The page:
Of course, there is the option of clay idols, but who is going to monitor whether idols are made of clay or not! That’s why I feel a celebration that focuses on the community coming together and not on the act of the visarjan itself might be a possible consideration. This would also be in tandem with the Centre’s Swachh Bharat campaign that we are all paying for.
At this point, I must state that the Prime Minister's office has been tagged on Twitter several times about the jetty cleanup, but Swachh Bharat has not reached Versova jetty yet. But the world has noticed and the United Nations Patron of the Oceans, Lewis Pugh, took part in the biggest plastic cleanup and joined this motley group of citizens (lawyers, chartered accountants, musicians, software engineers) to clean the beach in the first weekend of August.
Going back to forsaking visarjan and not the celebration of Ganesh Chaturthi, I feel political leaders and thinkers can play a huge role in this movement. It’s time the state of Maharashtra - that I recently discovered was home to several progressive thinkers in the 19th century – leads India into the next century.
Maharashtra needs to remember how progressive they once were. They had heroes like Jotirao Phule and Tarabai Shinde – who respectively championed education of the lower classes and women. They were both astonishingly ahead of their times and the problems they pointed out in the education system and the mindset of society more than 150 years ago are prevalent even today. I was very impressed with Jotirao’s thoughts because he saw clearly the problem ailing the education system that focused on the higher classes of society. The fact that Maharashtra did not choose to pay attention to his words has resulted in Maharastrians being a work force in their own state.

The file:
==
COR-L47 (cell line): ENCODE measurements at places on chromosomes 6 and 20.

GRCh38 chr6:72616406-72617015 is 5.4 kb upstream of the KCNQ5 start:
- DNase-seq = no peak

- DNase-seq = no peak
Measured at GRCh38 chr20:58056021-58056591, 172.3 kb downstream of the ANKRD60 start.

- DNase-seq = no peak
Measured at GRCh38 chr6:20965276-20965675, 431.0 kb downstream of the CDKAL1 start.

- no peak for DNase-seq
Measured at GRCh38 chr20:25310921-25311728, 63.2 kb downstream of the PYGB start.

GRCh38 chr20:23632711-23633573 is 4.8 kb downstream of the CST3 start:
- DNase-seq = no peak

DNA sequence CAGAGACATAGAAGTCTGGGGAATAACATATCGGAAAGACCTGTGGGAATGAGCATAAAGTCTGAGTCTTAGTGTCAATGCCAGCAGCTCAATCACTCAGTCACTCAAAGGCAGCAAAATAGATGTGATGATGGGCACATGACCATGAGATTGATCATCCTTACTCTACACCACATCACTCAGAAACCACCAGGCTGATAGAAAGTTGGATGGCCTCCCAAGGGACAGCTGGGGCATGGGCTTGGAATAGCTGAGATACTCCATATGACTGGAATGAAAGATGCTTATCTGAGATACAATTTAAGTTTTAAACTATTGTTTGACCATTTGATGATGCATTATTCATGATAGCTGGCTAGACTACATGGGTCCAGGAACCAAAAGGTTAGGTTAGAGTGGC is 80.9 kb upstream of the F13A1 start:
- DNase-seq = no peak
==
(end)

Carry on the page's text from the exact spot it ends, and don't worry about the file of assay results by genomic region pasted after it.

A young leader like Aditya Thackeray has the opportunity to herald a new way of thinking and actually take up issues that are going to be tomorrow’s headlines. He can lead the way to making people aware how critical sea and beach pollution have become. Maharashtra actually needs a few progressive leaders to not get stuck to nonsense like cow slaughter bans and think ahead.
Also, it must not be forgotten that Ganpati visarjan was started and popularised by social reformer and lawyer Bal Gangadhar Tilak in 1892 in an attempt to promote nationalism among people. It was meant to be a show of strength against the British. The purpose was to gather people and celebrate; before this, the festival was a domestic affair for Maharastrians. But, 124 years later, the festival has moved outside the arena of promoting unity among Indians into the space of social and political sentimentality — while, there is nothing wrong with that, we must be acutely aware that the environment is under threat.
Our seas are choking and plastic lines the beaches instead of sand. We are soon going to suffocate in our own filth and faeces.
According to a study by the National Environmental Engineering Research Institute (NEERI), dated on its official website as 26 July, 2016, is headlined: Keep off Sand: Here’s how Filthy Mumbai’s Beaches are. The report says that faeces in the sea is 100 to 1000 times above the permissible amounts and swimming in the sea can be lethal and that one isn't "any safer standing on the shore."
In light of this, carrying out visarjan rituals is irresponsible. The environmental crisis is more critical than religious sentiment. Even Prime Minister Narendra Modi addressed this issue in his recent 'Mann Ki Baat' on 28 August — "Why should we not go back to our tradition of using clay for making idols? Eco-friendly Ganesh Festival is another form of social service." He has correctly pointed out that thinking of the environment is our social responsibility.
We need to figure out ways in which we can work with the government and municipal corporations to prevent open defecation and open discharge from drains instead of polluting the seas further in the name of religion.
Every era has a different crusade to fight. Ours is the environment and human rights; not nationalism and religion.